For the more skilled buyer, request to have the vehicle raised on a lift to view the undercarriage while under the dealership’s supervision and don’t forget to request that the vehicle remain running.  A running vehicle will make it easy to find exhaust leaks.  While under the vehicle, check for oil leaks, rust and corrosion.  Look through the wheels or have the dealership remove the wheels to inspect the brakes.  If you’re like most consumers and don’t know how to inspect the undercarriage request that you be permitted to drive the vehicle to your trusted mechanic for a more thorough inspection.

Step4 - What to Look for during your test-drive:

When on the test drive, turn the radio down and listen for any abnormal noises like rattling noises, break squeals, suspension noises and steering noises when turning the wheels.  If you’re test-driving an automatic drivetrain pay close attention to the transmission shifts.  At normal driving conditions, the transmission should shift smoothly without high revs. 

Always remember to drive through different types of roads, straight, bumpy, curvy, and hilly roads.  You certainly don’t have to be an expert to test the vehicle wheel alignment.  While driving on a fairly straight road, keeping your hands close, slowly slide them off the steering wheel and make note of how long the vehicle remains on a straight path.  Taking the road into consideration if the vehicle stays on a straight line for 5 to 10 seconds it’s a good indication that the wheel alignment is in good condition.  Also look for any vibration in the steering wheel and in your seat.  Vibration in the steering wheel will point to front wheel balancing and vibration in the seat will point to rear wheel balancing.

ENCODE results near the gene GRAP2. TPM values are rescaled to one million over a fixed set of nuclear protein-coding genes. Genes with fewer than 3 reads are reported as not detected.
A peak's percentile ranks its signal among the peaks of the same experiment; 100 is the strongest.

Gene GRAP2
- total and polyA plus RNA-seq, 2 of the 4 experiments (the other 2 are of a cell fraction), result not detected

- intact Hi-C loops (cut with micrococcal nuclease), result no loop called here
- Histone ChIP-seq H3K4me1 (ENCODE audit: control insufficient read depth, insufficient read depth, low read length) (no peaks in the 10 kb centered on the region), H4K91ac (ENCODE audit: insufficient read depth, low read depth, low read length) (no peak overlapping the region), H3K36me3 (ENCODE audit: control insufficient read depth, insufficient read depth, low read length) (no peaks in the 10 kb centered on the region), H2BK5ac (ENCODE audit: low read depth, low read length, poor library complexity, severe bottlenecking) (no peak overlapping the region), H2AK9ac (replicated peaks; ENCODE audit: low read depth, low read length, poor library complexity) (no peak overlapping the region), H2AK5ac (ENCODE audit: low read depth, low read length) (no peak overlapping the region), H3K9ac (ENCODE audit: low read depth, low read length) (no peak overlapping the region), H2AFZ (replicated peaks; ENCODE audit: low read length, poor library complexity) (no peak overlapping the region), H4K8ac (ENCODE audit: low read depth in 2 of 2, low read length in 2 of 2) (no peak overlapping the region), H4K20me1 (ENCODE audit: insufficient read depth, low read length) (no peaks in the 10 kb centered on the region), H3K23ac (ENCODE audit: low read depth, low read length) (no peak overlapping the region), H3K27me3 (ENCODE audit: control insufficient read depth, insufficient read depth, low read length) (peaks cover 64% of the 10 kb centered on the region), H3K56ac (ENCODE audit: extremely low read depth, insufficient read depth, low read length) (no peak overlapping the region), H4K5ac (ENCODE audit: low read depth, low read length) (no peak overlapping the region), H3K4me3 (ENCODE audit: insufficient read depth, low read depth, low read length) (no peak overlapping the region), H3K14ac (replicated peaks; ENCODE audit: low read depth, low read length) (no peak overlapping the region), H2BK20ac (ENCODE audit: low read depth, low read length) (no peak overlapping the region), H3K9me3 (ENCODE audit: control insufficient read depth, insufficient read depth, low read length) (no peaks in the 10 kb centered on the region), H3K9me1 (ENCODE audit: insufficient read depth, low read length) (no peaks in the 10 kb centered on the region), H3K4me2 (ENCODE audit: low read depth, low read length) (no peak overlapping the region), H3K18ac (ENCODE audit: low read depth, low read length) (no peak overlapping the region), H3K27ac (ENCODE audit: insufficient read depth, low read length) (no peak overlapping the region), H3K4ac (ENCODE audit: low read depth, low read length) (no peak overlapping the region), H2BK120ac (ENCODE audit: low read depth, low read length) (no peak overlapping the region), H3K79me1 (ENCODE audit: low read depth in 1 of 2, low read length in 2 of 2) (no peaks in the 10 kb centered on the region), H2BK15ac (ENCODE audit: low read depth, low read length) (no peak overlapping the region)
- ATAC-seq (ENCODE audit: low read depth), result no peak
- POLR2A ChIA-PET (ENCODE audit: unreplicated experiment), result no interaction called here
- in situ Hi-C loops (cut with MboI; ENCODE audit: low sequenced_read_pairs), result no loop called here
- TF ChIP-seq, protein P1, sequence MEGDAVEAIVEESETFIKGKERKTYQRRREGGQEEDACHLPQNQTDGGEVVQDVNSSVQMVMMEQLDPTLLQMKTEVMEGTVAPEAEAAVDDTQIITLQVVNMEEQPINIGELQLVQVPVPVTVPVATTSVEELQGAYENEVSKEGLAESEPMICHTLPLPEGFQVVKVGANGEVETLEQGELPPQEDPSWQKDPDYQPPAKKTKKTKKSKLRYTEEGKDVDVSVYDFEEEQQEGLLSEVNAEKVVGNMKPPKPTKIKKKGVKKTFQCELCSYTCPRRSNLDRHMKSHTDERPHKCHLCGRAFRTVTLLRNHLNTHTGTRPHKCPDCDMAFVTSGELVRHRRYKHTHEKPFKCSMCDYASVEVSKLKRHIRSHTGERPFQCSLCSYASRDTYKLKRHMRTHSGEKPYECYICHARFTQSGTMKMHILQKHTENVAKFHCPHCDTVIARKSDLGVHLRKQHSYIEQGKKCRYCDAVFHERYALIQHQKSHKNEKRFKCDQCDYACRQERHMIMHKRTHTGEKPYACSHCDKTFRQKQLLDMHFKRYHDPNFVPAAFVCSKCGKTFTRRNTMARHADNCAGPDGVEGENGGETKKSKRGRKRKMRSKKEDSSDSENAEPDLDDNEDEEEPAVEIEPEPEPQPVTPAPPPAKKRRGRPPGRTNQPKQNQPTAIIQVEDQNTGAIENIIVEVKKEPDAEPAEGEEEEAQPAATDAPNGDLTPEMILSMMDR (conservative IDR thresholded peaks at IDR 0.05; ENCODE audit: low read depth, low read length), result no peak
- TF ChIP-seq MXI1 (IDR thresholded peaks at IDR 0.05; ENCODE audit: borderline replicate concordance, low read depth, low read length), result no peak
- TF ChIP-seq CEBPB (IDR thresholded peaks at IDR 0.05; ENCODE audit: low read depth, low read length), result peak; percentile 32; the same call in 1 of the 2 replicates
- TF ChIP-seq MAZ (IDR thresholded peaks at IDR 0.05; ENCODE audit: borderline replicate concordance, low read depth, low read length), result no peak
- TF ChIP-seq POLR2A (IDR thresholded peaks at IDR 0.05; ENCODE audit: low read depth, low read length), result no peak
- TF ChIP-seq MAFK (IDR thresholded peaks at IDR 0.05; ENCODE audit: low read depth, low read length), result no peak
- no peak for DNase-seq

Finally, before you leave from each test-drive make a list of all the pros and cons, noting… how informed and courteous was the salesperson, were you offered an acceptable out the door price/final all in price, were you permitted to inspect the vehicle thoroughly, was the vehicle in acceptable condition, etc.  Remember, for most people buying a car will be the second largest purchase of their lifetime, your car is your baby, so ask yourself… would you bring your car to this dealership for service? 

Searching with Carsquare.com

According to Google and J.D. Power most consumers will search through 18 different websites when searching for a used car to purchase… now that’s time consuming.  Save yourself time and stop surfing through multiple sites by searching and comparing millions of vehicle listings side-by-side from several of the top auto sites on Carsquare.com.  At Carsquare.com you can find more than just listings; you can also find vehicle reviews, CARFAX reports, manufacturer recall information, video test drives, and ask the opinion of a trusted confidant via Carsquare.com social platform that is integrated with Facebook, LinkedIn, Gmail, Microsoft live and soon Twitter. 

Happy Searching and Congratulations!

The Carsquare.com Team